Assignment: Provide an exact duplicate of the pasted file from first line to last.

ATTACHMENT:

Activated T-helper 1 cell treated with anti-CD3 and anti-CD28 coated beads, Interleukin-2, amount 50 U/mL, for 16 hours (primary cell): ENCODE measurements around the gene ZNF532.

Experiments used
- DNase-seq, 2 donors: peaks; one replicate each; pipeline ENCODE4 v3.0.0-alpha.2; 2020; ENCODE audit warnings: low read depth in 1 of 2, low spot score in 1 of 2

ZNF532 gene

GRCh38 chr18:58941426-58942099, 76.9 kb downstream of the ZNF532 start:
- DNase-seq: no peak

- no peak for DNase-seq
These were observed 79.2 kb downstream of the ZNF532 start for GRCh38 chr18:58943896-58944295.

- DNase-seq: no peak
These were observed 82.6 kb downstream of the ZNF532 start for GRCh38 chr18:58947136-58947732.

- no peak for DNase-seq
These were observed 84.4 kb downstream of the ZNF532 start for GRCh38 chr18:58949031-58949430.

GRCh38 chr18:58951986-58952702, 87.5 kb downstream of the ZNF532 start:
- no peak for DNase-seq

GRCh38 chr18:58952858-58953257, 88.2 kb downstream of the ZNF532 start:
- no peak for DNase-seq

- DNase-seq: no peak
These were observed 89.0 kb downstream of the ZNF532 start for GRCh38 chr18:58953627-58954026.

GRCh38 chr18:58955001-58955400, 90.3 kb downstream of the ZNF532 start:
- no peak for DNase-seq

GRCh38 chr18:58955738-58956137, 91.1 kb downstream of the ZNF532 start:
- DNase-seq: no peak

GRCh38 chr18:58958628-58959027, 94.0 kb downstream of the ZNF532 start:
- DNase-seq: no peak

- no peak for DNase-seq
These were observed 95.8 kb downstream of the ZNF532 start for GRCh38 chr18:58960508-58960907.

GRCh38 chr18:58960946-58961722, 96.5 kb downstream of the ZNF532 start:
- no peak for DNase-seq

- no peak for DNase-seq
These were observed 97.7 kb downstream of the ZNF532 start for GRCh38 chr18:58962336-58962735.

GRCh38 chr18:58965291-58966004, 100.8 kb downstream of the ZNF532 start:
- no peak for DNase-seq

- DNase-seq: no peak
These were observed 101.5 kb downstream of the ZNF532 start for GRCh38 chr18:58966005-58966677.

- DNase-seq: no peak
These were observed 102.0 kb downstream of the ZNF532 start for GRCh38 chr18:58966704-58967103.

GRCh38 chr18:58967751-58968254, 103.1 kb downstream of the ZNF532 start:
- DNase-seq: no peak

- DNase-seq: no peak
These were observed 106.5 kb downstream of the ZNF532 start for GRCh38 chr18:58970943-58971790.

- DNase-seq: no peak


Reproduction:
Activated T-helper 1 cell treated with anti-CD3 and anti-CD28 coated beads, Interleukin-2, amount 50 U/mL, for 16 hours (primary cell): ENCODE measurements around the gene ZNF532.

Experiments used
- DNase-seq, 2 donors: peaks; one replicate each; pipeline ENCODE4 v3.0.0-alpha.2; 2020; ENCODE audit warnings: low read depth in 1 of 2, low spot score in 1 of 2

ZNF532 gene

GRCh38 chr18:58941426-58942099, 76.9 kb downstream of the ZNF532 start:
- DNase-seq: no peak

- no peak for DNase-seq
These were observed 79.2 kb downstream of the ZNF532 start for GRCh38 chr18:58943896-58944295.

- DNase-seq: no peak
These were observed 82.6 kb downstream of the ZNF532 start for GRCh38 chr18:58947136-58947732.

- no peak for DNase-seq
These were observed 84.4 kb downstream of the ZNF532 start for GRCh38 chr18:58949031-58949430.

GRCh38 chr18:58951986-58952702, 87.5 kb downstream of the ZNF532 start:
- no peak for DNase-seq

GRCh38 chr18:58952858-58953257, 88.2 kb downstream of the ZNF532 start:
- no peak for DNase-seq

- DNase-seq: no peak
These were observed 89.0 kb downstream of the ZNF532 start for GRCh38 chr18:58953627-58954026.

GRCh38 chr18:58955001-58955400, 90.3 kb downstream of the ZNF532 start:
- no peak for DNase-seq

GRCh38 chr18:58955738-58956137, 91.1 kb downstream of the ZNF532 start:
- DNase-seq: no peak

GRCh38 chr18:58958628-58959027, 94.0 kb downstream of the ZNF532 start:
- DNase-seq: no peak

- no peak for DNase-seq
These were observed 95.8 kb downstream of the ZNF532 start for GRCh38 chr18:58960508-58960907.

GRCh38 chr18:58960946-58961722, 96.5 kb downstream of the ZNF532 start:
- no peak for DNase-seq

- no peak for DNase-seq
These were observed 97.7 kb downstream of the ZNF532 start for GRCh38 chr18:58962336-58962735.

GRCh38 chr18:58965291-58966004, 100.8 kb downstream of the ZNF532 start:
- no peak for DNase-seq

- DNase-seq: no peak
These were observed 101.5 kb downstream of the ZNF532 start for GRCh38 chr18:58966005-58966677.

- DNase-seq: no peak
These were observed 102.0 kb downstream of the ZNF532 start for GRCh38 chr18:58966704-58967103.

GRCh38 chr18:58967751-58968254, 103.1 kb downstream of the ZNF532 start:
- DNase-seq: no peak

- DNase-seq: no peak
These were observed 106.5 kb downstream of the ZNF532 start for GRCh38 chr18:58970943-58971790.

- DNase-seq: no peak